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4th of July (Women's Murder Club) Paperback – July 1, 2008
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From Publishers Weekly
Mega-bestseller Patterson teams up with journalist/novelist Paetro for a rousing fourth installment of the Women's Murder Club series. This time, bright, tough SFPD Lt. Lindsay Boxer is battling police brutality charges while chasing down a clan of murderers. When a botched police arrest of two gun-toting minors expands from a shaky preliminary hearing to what promises to be a nerve-rattling jury trial of Lindsay, she flees the pre-trial media frenzy for the serene haven of sister Cat's house in Half Moon Bay. But instead of finding relaxation and romance with her Homeland Security beau, Lindsay becomes embroiled in the ruthless crimes of a troika of killers who've been slashing and flogging victims all over town. With surprisingly little aid from the Murder Club, Lindsay performs her detective handiwork (and steps on the toes of Half Moon's police chief). As more bodies surface, sketchy suspects like a smitten grease monkey and a slimy porn star emerge, then the murderous threesome set their sights on Lindsay. Back in San Francisco, Lindsay is acquitted; she then rushes back to Half Moon Bay to apprehend the elusive villains and put to rest her unresolved first homicide case as well. Heroic super-sleuthing, a steadily gripping plot line and 146 snappy chapters add up to suspense fiction euphoria for Patterson's legion of fans. (One-day laydown May 2)
Copyright © Reed Business Information, a division of Reed Elsevier Inc. All rights reserved. --This text refers to the Hardcover edition.
After the explosive events of the third entry in the Women's Murder Club series, 3rd Degree (2004), which claimed the life of one of the members, it's understandable that the follow-up might be a bit of a letdown. But only a little. Patterson's characteristic brutal murders and elusive killers are present, keeping the stakes high. Lindsay Boxer, the police lieutenant who brought the club together, is taking some serious heat in this installment. After a car chase goes wrong, Lindsay is forced to shoot two killers after they wound her and her partner. The firefight leaves a 15-year-old girl dead and her 13-year-old brother paralyzed, making way for a police brutality lawsuit. Lindsay hides out in her sister's suburban house, where she hopes to escape the media circus surrounding her trial. But someone has been killing married couples in the upscale community, and the method greatly resembles a case from early in Lindsay's career, one that she was never able to close the book on. Even though the Women's Murder Club itself is consigned to the background, Lindsay's trial and the murders keep the pages turning. Kristine Huntley
Copyright © American Library Association. All rights reserved --This text refers to the Hardcover edition.
Top customer reviews
My problems with this novel include the premise behind the courtroom trial. Two rich kids murder poor kids, and there’s plenty of evidence to connect them to the killings. The killer kids then open fire on two veteran police officers seriously wounding both of them. The older sibling Sara is shot and killed. The younger sibling, Sam is crippled for life. Their parents sue Lindsey, the main character in this series, and they sue the city.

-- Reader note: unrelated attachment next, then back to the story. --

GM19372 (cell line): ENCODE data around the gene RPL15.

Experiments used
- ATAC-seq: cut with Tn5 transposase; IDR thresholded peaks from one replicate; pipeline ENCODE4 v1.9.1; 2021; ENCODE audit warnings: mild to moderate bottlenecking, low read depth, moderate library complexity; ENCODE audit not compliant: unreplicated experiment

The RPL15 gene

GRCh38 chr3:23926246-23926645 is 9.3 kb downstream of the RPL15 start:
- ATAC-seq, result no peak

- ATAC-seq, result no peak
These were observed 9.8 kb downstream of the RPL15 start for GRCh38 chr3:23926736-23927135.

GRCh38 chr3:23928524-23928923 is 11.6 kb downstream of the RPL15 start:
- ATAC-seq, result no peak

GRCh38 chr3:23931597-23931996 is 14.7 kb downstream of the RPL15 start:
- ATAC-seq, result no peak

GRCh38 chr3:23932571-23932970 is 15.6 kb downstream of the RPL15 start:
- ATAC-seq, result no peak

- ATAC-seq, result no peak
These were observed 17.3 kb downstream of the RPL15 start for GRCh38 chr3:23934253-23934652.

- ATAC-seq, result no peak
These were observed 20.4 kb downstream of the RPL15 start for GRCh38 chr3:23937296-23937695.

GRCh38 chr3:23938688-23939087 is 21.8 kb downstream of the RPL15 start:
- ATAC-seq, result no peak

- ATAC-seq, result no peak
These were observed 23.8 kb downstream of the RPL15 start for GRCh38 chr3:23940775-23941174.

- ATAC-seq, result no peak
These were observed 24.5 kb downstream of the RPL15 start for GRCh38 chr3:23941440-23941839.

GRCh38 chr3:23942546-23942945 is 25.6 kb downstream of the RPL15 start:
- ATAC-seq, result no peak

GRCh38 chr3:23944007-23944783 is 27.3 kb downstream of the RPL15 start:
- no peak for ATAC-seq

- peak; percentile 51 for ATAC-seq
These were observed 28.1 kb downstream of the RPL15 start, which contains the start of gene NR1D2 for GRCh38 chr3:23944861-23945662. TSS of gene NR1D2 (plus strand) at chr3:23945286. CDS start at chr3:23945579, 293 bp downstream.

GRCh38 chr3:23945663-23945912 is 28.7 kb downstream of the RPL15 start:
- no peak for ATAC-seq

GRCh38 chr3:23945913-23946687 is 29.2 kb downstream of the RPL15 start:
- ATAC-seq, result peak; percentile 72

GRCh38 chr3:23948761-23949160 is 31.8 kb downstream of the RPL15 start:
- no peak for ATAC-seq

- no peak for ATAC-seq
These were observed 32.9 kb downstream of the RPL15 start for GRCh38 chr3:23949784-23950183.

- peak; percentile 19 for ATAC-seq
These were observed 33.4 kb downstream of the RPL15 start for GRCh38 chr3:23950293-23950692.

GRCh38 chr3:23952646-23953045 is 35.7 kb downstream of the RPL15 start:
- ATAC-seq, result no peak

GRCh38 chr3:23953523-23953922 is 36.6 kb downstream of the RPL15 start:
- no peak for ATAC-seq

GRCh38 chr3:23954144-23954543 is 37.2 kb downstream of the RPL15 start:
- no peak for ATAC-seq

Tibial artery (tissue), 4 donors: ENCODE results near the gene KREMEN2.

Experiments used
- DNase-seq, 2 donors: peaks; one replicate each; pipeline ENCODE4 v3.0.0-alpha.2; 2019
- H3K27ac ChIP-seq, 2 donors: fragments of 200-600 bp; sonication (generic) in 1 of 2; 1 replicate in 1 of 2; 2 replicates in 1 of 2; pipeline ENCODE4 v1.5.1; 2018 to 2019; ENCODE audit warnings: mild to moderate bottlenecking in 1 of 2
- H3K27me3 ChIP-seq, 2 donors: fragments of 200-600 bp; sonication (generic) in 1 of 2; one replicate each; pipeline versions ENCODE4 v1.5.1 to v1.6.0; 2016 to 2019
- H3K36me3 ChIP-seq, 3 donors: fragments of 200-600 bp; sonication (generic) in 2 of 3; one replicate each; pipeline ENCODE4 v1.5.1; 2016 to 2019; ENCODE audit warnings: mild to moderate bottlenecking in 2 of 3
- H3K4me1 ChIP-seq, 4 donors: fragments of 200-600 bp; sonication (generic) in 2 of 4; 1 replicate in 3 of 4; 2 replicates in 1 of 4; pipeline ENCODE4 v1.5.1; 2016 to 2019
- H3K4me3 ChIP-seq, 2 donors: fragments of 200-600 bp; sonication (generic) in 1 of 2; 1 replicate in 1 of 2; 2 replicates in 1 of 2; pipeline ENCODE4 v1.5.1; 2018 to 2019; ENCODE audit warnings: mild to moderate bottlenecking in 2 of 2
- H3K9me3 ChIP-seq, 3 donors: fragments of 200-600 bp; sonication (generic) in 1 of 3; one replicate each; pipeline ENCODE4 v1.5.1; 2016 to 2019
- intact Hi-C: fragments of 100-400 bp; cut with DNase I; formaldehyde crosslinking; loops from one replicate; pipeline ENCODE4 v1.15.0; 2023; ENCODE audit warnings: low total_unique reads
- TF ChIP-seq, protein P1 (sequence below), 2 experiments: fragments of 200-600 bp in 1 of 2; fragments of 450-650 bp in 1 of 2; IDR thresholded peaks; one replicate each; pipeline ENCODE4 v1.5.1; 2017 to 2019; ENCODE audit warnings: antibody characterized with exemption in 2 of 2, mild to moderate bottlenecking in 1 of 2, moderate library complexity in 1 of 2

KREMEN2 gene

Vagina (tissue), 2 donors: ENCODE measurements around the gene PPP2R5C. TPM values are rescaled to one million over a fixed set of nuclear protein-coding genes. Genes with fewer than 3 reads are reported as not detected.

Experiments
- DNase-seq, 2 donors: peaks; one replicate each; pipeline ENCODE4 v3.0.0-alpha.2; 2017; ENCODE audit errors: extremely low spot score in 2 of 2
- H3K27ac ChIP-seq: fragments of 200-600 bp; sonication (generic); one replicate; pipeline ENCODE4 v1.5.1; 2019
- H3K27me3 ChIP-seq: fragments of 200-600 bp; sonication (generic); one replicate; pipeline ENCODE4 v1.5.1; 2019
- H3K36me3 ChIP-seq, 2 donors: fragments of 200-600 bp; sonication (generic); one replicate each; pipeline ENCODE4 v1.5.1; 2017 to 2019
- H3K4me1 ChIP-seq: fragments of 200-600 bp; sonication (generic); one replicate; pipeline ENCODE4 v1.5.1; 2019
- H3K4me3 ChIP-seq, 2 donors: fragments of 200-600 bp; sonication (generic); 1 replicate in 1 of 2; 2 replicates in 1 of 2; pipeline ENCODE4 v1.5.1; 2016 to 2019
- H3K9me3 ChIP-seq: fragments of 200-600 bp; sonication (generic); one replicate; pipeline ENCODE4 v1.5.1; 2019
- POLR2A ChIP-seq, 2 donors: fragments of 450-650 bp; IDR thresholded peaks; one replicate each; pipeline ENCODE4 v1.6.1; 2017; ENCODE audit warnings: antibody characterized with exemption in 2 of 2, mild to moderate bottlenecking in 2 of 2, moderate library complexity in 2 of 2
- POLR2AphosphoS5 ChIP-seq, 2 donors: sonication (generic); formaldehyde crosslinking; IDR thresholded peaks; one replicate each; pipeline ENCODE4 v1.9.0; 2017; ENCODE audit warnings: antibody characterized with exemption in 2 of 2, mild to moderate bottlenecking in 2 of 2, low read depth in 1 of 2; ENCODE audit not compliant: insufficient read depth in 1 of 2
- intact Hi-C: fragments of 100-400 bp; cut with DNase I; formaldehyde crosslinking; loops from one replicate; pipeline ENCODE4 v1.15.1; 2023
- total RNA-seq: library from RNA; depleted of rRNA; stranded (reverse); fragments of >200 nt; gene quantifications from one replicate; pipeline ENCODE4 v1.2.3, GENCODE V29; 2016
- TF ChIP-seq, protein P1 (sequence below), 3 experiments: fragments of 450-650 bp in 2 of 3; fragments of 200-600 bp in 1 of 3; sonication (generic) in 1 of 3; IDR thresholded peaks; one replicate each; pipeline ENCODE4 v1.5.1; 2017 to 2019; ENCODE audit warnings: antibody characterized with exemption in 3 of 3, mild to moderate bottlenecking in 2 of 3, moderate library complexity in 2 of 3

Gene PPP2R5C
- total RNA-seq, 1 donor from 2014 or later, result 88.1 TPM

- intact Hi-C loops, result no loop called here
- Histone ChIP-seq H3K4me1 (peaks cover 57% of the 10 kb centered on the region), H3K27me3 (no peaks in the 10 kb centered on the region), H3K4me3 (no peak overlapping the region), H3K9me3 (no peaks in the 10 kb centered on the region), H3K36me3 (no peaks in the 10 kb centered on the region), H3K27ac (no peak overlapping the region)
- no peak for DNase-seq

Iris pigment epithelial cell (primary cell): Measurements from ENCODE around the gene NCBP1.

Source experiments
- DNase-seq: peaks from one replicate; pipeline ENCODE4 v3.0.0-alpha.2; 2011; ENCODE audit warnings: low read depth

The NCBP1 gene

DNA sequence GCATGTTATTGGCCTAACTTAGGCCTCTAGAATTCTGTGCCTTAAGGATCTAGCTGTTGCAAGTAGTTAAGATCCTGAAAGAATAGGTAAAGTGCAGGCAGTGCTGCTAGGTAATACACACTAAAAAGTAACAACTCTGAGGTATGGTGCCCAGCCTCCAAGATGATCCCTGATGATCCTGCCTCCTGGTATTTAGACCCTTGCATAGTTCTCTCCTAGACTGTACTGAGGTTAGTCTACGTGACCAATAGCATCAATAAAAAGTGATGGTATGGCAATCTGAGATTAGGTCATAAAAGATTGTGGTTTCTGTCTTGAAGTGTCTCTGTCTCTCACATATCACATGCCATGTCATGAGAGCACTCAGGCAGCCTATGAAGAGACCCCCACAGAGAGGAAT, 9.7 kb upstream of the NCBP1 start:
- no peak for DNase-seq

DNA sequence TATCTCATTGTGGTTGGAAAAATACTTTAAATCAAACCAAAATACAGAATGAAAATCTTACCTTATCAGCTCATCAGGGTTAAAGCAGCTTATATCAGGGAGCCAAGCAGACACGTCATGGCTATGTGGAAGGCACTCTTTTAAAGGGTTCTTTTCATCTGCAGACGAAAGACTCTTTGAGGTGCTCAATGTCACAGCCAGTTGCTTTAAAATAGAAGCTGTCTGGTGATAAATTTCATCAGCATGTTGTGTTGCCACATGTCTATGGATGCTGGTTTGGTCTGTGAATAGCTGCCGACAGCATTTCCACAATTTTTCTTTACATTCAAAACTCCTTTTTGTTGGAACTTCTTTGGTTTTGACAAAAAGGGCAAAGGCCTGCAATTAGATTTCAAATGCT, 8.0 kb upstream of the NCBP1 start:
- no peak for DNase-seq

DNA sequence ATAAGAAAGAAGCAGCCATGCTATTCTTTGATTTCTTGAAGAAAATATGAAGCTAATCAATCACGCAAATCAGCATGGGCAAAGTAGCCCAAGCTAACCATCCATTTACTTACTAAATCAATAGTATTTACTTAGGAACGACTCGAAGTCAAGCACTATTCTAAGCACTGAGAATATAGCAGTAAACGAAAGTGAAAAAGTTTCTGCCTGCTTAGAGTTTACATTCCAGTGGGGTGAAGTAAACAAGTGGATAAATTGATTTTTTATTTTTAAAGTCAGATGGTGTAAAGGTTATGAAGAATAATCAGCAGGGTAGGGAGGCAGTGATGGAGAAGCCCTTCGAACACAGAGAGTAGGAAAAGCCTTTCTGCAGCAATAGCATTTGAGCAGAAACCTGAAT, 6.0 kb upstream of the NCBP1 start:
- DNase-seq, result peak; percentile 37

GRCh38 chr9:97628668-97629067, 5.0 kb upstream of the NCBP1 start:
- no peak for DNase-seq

It’s unlikely such a law suit would find its way to court, but the author needed a way to introduce attorney Yuki, the fascinating new character. He should have found a way to involve her in a believable trial. Another unlikely event was when Allison shows up to warn Lindsay and bring her to a crime scene. The motivation is unclear. Allison doesn’t tell Lindsay what is happening. Why not? By the time Allison warns Lindsay and brings her to the scene, the Farley’s would have been murdered and the killers gone.
But Lindsay would have had to find a different way to solve the murders. Actually she doesn’t solve the murders. The child brings her to a crime scene in progress, where she stops a murder and arrests the killers.
I expect the detective in a story like this to figure things out, and not allow a minor character to lead her to a conclusion she would NOT have been able to deduce on her own.
Yet the conclusion itself was chilling and satisfying.
I’m sticking with the series and looking forward to reading the next book in the line up.
Both writers have their way with some of the laws and at times I get a little laugh from how this fine book is written. It is not possible for every writer to know fully how California criminal and civil laws are written, but it make this a fine read. Not recommended for young readers. Sex and violence. DP., Castro Valley, CA.
1. As readers, we enter into a contract with the author to suspend disbelief. I willingly go along with the ride.
2. How many times is Patterson going to shoot Lindsay? Thus far she has survived an illness that is supposed to have no cure, been shot about four times and she bounces back running with her dog on the beach within a remarkable recovery time.
3. Is in a bicoastal relationship with the second in command of Homeland Security, is forced to take a vacation and goes to her sister's instead of to Washington to be close to him. He comes to see her all the time. Strange.
4. This last book solves the crimes by Lindsay who again fails to carry her phone or leaves her gun in her purse. All the suspects seem to jump into her realm accidentally. As much as I like the books being 400 pages or less and a fast read, I think there needed to be more explanation.
That said, I shall continue to read Patterson. I shall continue to agree with our contract.